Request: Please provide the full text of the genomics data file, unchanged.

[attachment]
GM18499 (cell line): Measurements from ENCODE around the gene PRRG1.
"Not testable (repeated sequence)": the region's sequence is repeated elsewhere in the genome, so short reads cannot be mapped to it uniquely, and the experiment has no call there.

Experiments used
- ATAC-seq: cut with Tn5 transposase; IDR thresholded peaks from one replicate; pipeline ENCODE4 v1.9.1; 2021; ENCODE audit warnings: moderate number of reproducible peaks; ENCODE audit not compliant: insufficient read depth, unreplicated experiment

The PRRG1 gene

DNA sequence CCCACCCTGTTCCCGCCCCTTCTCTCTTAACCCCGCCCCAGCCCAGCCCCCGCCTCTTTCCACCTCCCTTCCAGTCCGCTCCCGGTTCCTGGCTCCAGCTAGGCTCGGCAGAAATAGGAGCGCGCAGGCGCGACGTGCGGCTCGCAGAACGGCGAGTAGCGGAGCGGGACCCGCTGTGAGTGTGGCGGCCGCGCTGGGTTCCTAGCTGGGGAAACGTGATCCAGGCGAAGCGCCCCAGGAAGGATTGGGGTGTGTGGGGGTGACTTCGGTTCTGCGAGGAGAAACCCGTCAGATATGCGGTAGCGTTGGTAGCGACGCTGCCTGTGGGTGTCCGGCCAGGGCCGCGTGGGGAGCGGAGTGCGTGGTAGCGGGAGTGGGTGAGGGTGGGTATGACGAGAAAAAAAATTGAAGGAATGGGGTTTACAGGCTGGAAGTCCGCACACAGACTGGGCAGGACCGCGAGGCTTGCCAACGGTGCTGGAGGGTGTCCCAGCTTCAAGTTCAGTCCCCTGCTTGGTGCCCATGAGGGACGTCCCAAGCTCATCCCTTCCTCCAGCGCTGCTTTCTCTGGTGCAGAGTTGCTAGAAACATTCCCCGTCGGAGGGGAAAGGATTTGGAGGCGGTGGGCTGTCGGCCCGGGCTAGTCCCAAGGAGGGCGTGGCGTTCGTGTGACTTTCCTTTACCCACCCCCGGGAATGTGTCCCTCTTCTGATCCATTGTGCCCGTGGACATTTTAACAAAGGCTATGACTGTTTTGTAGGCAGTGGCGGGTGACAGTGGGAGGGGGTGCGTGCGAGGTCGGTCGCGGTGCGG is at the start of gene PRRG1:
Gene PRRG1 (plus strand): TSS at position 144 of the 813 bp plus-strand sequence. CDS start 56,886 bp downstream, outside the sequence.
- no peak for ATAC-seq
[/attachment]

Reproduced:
GM18499 (cell line): Measurements from ENCODE around the gene PRRG1.
"Not testable (repeated sequence)": the region's sequence is repeated elsewhere in the genome, so short reads cannot be mapped to it uniquely, and the experiment has no call there.

Experiments used
- ATAC-seq: cut with Tn5 transposase; IDR thresholded peaks from one replicate; pipeline ENCODE4 v1.9.1; 2021; ENCODE audit warnings: moderate number of reproducible peaks; ENCODE audit not compliant: insufficient read depth, unreplicated experiment

The PRRG1 gene

DNA sequence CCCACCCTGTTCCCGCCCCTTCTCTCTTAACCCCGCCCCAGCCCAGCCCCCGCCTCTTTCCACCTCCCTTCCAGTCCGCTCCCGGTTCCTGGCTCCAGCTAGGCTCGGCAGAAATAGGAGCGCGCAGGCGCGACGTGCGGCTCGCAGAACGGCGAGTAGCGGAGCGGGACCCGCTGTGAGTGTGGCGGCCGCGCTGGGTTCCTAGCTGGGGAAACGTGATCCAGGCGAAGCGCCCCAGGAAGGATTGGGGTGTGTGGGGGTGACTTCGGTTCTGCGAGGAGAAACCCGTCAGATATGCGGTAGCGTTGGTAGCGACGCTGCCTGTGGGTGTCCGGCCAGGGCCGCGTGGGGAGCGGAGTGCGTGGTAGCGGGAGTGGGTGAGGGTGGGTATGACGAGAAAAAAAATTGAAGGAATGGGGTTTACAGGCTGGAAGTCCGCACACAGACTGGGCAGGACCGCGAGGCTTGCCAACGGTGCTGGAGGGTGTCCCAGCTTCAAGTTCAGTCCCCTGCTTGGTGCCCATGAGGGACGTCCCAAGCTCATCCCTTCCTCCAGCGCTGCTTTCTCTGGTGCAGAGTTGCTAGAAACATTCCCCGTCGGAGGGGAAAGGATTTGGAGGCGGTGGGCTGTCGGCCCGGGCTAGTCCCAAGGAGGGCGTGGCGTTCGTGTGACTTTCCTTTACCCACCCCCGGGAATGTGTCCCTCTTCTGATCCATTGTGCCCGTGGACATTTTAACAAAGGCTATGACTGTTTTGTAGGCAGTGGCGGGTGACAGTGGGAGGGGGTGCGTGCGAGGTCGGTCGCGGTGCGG is at the start of gene PRRG1:
Gene PRRG1 (plus strand): TSS at position 144 of the 813 bp plus-strand sequence. CDS start 56,886 bp downstream, outside the sequence.
- no peak for ATAC-seq